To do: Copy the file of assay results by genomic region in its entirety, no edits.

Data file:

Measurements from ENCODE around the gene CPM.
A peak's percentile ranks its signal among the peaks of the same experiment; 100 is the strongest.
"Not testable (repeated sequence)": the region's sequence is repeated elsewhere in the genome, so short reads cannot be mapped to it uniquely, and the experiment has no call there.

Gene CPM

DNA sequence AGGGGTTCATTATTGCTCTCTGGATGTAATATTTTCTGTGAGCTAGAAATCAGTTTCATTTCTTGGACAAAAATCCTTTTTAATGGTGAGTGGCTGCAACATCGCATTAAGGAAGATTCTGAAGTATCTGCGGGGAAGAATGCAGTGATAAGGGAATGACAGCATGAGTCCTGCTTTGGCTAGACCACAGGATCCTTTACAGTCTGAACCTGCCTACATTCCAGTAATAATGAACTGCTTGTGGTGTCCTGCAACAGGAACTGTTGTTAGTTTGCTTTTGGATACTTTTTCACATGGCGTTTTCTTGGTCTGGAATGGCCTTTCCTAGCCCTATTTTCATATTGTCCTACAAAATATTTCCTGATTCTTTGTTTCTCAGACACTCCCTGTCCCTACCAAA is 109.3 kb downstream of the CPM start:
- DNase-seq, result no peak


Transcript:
Measurements from ENCODE around the gene CPM.
A peak's percentile ranks its signal among the peaks of the same experiment; 100 is the strongest.
"Not testable (repeated sequence)": the region's sequence is repeated elsewhere in the genome, so short reads cannot be mapped to it uniquely, and the experiment has no call there.

Gene CPM

DNA sequence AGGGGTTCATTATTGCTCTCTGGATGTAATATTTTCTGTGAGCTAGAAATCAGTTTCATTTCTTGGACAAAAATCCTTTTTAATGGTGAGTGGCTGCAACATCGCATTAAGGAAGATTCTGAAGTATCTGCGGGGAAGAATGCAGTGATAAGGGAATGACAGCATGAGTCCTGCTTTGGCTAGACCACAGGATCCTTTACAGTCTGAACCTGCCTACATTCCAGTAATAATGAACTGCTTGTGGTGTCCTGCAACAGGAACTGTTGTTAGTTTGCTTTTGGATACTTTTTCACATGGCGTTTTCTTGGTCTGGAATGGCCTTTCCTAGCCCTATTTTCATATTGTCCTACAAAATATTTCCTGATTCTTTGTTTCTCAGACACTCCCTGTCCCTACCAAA is 109.3 kb downstream of the CPM start:
- DNase-seq, result no peak